Claire Brown

Influence of microbial community on nitrogen use efficiency in agriculture (NPIF)

About me

I completed my integrated masters in microbiology and biotechnology at the University of York. For my third-year project with Dr James Chong, I used isolation chips to isolate novel antimicrobial producing microbes from soil. This gave me a great introduction to molecular ecology and sequencing techniques including Illumina MiSeq and Nanopore sequencing. This project led to my interest in microbial ecology. During my masters project with Dr Ville Friman, I investigated the effects of combined phage and antibiotic therapies on biofilm-forming bacteria. This led to my first first-author publication “Rapid evolution of generalised resistance mechanisms can constrain the efficacy of phage-antibiotic treatments”.

Following my masters, I was offered an NPIF PhD project on the influence of microbial community on nitrogen use efficiency in agriculture, in collaboration with Precision Decisions Ltd, at the University of York. I’m now in my third year [from Oct 2019] and about to start a three-month placement with the company to investigate whether my findings apply in different environmental settings.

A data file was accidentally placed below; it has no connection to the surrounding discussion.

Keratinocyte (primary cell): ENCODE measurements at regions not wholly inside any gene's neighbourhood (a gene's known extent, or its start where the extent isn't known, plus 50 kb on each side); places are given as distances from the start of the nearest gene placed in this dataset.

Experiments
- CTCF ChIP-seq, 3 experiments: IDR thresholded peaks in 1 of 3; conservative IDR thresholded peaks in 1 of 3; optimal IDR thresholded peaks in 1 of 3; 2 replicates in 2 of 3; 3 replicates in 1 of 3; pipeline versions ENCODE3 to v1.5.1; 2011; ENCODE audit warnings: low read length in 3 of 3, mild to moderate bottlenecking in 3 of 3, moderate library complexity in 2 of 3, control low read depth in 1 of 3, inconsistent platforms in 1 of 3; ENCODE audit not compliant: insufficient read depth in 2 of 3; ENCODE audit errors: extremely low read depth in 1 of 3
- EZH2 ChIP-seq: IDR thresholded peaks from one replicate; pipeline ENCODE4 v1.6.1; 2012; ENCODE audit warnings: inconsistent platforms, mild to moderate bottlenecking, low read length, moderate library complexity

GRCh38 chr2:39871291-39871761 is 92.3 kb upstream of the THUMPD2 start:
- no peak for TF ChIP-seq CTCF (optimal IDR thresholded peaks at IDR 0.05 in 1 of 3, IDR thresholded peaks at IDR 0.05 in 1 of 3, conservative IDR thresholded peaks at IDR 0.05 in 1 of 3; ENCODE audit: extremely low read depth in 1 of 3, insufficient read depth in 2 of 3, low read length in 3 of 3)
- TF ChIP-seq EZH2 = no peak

My project

Denitrification, the step-wise reduction of nitrate to gases including nitrous oxide and dinitrogen, is an important process in nitrogen cycling. One of the gases involved in denitrification is nitrous oxide, an ozone-depleting greenhouse gas which is 296 times more potent than carbon dioxide (IPCC, 2007). Denitrification is thought to account for 60% of global nitrous oxide emissions (Kroeze, Mosier, and Bouwman 1999), but also acts as the only biological sink for nitrous oxide (Seitzinger et al. 2006). Therefore, the study of microbes in relation to denitrification rate is an important step for the reduction of nitrous oxide emissions.

As well as studying denitrification from an environmental perspective, my project focusses on agricultural productivity losses caused by denitrification. Since nitrogen deficiency is the major limiting nutrient for agricultural productivity (Good & Beatty, 2011), and denitrification leads to loss of nitrate and a net loss of nitrogen from the terrestrial ecosystem, it is imperative that this process is better understood in order to feed the growing global population.

My project looks at how a number of factors including land management, environmental conditions and ecological phenomena affect the distribution of denitrifying microbes in arable soils and whether any predictive tests for denitrification rate can be developed for use in the farming industry to better decide whether to fertilize a given area.


Twitter: @Claire_Brown_21